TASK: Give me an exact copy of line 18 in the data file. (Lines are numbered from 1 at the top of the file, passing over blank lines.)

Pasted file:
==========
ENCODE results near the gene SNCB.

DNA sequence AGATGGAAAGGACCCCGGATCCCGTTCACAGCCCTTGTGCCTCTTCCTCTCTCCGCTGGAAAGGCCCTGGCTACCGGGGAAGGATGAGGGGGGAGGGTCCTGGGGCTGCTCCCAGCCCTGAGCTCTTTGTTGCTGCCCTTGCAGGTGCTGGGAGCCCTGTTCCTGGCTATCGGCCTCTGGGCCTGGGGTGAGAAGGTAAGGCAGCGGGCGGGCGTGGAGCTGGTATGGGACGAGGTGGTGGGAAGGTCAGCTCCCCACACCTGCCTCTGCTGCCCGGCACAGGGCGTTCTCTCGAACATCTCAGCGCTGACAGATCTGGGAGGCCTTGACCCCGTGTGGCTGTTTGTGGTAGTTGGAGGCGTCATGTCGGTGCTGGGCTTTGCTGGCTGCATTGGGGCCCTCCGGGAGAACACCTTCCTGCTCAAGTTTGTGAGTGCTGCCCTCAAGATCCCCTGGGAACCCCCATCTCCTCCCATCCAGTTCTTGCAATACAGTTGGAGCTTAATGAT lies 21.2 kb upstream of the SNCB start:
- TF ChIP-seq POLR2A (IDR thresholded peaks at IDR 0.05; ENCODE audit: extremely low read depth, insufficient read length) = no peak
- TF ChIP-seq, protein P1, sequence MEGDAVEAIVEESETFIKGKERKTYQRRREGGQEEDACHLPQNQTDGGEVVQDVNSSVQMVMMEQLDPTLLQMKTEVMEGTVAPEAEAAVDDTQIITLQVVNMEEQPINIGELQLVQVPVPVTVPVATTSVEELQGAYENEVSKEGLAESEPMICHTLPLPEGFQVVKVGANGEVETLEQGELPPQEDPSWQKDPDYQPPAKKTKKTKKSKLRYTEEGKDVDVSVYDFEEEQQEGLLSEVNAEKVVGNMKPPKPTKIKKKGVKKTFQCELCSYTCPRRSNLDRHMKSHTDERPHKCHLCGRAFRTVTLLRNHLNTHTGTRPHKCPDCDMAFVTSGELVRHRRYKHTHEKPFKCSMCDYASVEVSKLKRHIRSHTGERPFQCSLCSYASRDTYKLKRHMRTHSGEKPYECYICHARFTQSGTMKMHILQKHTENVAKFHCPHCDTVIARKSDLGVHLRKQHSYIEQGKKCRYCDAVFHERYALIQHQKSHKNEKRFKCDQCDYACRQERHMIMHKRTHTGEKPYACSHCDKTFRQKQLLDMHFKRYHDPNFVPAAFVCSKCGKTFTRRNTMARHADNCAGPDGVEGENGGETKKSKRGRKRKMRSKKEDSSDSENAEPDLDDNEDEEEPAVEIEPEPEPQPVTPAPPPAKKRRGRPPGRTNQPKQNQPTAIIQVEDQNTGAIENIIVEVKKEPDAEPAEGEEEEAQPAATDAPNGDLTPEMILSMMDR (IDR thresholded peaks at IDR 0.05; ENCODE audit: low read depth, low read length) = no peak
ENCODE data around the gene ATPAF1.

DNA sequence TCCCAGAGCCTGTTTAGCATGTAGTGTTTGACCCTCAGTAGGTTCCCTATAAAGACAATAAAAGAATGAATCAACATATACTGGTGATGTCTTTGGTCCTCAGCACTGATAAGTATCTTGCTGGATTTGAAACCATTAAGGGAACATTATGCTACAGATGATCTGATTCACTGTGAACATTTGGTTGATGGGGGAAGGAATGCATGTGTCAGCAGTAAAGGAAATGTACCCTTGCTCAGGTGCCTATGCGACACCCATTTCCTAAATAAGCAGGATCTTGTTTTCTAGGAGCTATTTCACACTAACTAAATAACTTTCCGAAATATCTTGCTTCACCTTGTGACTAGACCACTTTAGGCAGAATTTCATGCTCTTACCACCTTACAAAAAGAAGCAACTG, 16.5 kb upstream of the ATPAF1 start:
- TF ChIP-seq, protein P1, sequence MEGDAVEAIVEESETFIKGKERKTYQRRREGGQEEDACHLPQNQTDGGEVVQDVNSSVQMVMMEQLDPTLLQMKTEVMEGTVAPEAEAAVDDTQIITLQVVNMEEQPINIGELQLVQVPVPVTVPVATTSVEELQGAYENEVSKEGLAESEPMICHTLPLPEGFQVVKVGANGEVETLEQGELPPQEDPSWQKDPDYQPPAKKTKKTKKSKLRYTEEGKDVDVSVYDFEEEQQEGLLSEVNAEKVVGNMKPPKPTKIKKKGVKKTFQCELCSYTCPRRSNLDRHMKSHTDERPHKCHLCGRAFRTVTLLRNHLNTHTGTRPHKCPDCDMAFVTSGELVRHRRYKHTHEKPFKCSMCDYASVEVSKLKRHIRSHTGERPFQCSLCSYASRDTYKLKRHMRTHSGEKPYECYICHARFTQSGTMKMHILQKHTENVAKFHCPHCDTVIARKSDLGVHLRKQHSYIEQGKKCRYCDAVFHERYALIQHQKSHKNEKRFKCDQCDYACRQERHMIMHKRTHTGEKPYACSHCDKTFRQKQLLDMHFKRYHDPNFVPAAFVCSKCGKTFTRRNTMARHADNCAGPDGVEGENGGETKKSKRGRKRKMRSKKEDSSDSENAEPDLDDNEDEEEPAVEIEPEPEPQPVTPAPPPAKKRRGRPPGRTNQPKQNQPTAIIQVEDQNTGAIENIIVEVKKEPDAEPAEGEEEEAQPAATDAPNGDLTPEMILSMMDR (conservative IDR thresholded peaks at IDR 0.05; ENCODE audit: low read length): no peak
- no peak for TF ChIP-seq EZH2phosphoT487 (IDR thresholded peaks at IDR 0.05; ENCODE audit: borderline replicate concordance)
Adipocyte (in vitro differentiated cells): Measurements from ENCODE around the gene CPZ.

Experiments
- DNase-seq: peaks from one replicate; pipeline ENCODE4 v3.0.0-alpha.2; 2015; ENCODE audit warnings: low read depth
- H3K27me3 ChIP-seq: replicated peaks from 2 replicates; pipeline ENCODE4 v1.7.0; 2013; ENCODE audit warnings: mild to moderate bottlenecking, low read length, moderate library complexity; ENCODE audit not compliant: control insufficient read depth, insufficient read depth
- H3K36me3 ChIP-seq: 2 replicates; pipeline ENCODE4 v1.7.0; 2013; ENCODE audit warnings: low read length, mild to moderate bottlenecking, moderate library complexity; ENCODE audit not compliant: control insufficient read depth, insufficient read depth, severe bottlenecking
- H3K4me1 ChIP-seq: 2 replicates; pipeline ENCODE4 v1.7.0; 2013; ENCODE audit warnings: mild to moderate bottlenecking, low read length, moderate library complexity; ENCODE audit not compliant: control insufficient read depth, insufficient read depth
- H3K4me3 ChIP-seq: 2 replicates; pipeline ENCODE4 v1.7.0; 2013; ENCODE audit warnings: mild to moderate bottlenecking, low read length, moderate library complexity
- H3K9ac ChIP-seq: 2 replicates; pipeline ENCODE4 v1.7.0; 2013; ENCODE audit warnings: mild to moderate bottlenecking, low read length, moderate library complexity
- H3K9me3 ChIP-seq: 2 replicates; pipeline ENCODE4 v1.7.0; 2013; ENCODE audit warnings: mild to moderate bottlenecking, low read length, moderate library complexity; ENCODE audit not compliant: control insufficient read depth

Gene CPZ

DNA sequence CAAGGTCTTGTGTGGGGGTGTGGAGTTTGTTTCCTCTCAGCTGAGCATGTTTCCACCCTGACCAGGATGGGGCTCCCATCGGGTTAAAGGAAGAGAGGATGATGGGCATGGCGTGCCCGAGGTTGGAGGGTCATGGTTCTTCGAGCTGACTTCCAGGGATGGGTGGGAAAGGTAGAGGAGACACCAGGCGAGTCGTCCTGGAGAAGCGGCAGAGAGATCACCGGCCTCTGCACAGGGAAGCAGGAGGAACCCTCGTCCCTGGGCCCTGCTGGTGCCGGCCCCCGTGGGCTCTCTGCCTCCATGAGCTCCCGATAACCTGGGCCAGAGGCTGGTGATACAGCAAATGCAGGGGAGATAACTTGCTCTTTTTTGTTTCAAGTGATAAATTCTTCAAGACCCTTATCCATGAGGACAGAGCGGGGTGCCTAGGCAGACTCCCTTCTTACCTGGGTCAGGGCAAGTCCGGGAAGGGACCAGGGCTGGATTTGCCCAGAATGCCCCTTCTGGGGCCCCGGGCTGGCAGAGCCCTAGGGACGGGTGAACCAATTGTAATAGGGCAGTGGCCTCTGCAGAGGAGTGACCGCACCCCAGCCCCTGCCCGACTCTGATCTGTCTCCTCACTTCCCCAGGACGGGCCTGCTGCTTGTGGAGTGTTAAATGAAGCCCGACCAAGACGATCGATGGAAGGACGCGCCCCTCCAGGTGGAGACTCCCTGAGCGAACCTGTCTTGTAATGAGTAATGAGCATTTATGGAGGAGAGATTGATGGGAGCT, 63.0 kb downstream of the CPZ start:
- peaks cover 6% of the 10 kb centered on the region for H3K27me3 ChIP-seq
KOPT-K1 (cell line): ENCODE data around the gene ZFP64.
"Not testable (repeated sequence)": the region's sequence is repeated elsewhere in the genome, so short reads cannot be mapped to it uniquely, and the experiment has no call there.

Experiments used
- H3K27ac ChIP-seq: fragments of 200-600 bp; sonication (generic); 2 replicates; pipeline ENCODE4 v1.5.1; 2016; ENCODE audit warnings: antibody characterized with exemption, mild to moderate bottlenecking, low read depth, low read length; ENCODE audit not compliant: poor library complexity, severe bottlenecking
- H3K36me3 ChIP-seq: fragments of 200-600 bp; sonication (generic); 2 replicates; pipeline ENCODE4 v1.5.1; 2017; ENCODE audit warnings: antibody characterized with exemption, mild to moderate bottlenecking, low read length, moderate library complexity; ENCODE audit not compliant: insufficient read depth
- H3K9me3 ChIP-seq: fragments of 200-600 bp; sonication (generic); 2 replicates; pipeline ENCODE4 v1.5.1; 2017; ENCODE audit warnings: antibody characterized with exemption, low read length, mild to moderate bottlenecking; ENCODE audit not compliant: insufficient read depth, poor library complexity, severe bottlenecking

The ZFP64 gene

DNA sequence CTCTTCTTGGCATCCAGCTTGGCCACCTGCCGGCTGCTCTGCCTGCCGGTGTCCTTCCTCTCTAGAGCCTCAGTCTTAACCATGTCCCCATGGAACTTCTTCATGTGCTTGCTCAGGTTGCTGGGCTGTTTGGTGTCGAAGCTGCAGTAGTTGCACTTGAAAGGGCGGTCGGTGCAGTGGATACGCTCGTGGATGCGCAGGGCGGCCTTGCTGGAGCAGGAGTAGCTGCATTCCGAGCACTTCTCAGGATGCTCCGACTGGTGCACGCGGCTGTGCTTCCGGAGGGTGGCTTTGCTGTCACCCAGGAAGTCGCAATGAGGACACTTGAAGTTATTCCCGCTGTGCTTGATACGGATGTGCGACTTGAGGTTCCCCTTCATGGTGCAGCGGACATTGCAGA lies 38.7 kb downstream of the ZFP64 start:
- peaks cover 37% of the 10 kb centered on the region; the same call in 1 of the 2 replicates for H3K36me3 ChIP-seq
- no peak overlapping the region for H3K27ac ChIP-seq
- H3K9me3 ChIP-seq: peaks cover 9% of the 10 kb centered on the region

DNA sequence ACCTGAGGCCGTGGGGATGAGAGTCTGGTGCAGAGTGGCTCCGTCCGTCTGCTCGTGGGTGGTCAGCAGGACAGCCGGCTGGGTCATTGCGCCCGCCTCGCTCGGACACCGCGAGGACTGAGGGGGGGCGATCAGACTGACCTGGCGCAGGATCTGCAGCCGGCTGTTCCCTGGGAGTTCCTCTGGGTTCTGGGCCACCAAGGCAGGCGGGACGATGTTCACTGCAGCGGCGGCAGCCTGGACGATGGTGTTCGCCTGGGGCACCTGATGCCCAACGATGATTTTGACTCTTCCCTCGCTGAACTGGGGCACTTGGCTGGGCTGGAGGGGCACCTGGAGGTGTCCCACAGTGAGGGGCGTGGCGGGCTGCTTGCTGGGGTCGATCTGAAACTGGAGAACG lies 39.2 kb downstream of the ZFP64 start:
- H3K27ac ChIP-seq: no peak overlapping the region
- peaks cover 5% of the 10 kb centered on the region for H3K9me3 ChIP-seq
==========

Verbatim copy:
Gene CPZ